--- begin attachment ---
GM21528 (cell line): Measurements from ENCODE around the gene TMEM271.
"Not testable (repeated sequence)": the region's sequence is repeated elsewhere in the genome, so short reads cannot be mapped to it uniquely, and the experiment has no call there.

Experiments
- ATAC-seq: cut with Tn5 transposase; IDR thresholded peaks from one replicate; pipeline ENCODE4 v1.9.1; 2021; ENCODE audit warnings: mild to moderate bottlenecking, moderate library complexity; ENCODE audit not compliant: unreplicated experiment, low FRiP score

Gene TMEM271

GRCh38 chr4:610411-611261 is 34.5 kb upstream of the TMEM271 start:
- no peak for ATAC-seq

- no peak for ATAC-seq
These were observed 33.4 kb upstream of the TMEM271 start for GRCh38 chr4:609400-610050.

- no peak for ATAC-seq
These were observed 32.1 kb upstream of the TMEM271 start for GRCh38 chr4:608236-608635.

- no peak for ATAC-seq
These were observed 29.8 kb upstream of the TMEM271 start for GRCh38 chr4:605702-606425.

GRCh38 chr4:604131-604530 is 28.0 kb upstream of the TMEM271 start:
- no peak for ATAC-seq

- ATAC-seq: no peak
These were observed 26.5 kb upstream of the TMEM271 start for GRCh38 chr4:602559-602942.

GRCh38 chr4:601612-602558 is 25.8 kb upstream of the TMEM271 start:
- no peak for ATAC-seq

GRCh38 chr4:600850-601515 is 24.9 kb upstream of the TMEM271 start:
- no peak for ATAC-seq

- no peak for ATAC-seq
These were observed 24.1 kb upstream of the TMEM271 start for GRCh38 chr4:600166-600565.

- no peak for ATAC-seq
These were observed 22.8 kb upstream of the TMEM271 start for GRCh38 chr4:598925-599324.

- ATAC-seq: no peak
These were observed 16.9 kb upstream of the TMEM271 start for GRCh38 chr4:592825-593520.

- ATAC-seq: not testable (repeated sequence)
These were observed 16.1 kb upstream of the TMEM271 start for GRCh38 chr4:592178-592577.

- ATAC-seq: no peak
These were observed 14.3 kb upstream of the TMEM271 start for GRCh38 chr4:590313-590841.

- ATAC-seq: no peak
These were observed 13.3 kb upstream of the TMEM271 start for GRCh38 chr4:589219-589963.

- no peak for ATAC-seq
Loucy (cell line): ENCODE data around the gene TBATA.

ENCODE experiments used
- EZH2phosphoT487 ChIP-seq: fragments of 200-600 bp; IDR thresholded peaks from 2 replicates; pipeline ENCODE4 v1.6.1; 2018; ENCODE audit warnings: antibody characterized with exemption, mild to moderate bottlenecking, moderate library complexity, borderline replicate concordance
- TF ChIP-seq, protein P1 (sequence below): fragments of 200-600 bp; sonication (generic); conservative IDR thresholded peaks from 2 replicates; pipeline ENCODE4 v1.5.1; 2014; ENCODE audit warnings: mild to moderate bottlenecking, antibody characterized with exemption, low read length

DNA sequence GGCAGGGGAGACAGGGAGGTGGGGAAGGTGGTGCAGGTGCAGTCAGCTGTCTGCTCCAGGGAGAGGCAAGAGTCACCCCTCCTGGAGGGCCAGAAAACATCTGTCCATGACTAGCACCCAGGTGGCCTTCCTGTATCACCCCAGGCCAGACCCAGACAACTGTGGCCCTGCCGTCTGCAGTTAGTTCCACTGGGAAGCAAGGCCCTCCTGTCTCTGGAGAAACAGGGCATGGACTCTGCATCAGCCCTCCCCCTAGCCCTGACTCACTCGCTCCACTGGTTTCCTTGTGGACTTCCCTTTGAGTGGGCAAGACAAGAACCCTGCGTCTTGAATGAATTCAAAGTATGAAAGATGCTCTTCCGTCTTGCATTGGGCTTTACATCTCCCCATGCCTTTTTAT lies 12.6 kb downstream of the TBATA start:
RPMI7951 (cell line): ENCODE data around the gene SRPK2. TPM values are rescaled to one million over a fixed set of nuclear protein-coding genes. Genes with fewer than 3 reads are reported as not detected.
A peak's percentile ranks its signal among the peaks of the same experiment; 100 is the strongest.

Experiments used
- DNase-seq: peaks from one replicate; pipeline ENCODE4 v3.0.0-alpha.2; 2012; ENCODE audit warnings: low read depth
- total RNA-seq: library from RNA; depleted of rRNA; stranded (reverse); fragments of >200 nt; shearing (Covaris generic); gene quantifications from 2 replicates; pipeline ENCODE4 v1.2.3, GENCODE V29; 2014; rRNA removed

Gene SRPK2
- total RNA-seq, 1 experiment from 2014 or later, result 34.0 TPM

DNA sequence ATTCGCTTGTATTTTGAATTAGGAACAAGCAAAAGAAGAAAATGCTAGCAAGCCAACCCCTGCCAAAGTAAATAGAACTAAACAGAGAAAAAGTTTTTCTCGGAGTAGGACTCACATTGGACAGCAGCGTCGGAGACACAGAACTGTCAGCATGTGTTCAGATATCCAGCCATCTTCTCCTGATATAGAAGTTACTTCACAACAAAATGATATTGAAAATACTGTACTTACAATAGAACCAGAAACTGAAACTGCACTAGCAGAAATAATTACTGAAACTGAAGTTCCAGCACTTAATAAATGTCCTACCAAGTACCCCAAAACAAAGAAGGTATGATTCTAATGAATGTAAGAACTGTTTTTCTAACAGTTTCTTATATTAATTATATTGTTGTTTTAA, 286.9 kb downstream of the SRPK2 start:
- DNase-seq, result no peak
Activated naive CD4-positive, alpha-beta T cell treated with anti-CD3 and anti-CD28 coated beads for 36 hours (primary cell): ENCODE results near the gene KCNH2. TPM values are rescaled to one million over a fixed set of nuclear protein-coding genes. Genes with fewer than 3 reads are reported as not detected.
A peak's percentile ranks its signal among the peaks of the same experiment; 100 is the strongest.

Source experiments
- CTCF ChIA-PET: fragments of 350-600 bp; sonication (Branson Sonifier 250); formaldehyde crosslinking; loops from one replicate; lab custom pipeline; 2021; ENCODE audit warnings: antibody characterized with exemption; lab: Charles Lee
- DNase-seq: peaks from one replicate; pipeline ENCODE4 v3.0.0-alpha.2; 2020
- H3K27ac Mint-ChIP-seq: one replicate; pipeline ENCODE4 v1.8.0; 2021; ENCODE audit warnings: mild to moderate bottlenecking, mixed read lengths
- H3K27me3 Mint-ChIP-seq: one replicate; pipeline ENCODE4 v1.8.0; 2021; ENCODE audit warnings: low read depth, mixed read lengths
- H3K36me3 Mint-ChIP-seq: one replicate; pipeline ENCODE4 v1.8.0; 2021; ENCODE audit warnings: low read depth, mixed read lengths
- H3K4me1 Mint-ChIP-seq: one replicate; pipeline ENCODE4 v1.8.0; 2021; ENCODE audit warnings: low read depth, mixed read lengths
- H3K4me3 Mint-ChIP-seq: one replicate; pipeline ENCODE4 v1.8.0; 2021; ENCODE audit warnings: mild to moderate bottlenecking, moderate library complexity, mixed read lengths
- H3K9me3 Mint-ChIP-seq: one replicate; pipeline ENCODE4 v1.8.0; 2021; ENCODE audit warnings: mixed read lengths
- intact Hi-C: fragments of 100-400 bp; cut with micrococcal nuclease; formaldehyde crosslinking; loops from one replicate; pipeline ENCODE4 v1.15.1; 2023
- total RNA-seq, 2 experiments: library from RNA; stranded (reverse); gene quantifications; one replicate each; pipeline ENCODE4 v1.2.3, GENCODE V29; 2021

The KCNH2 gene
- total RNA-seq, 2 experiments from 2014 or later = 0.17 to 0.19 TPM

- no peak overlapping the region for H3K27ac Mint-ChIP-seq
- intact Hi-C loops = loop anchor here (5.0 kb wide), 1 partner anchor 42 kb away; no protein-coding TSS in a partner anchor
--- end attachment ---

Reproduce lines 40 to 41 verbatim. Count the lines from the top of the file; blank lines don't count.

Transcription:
RPMI7951 (cell line): ENCODE data around the gene SRPK2. TPM values are rescaled to one million over a fixed set of nuclear protein-coding genes. Genes with fewer than 3 reads are reported as not detected.
A peak's percentile ranks its signal among the peaks of the same experiment; 100 is the strongest.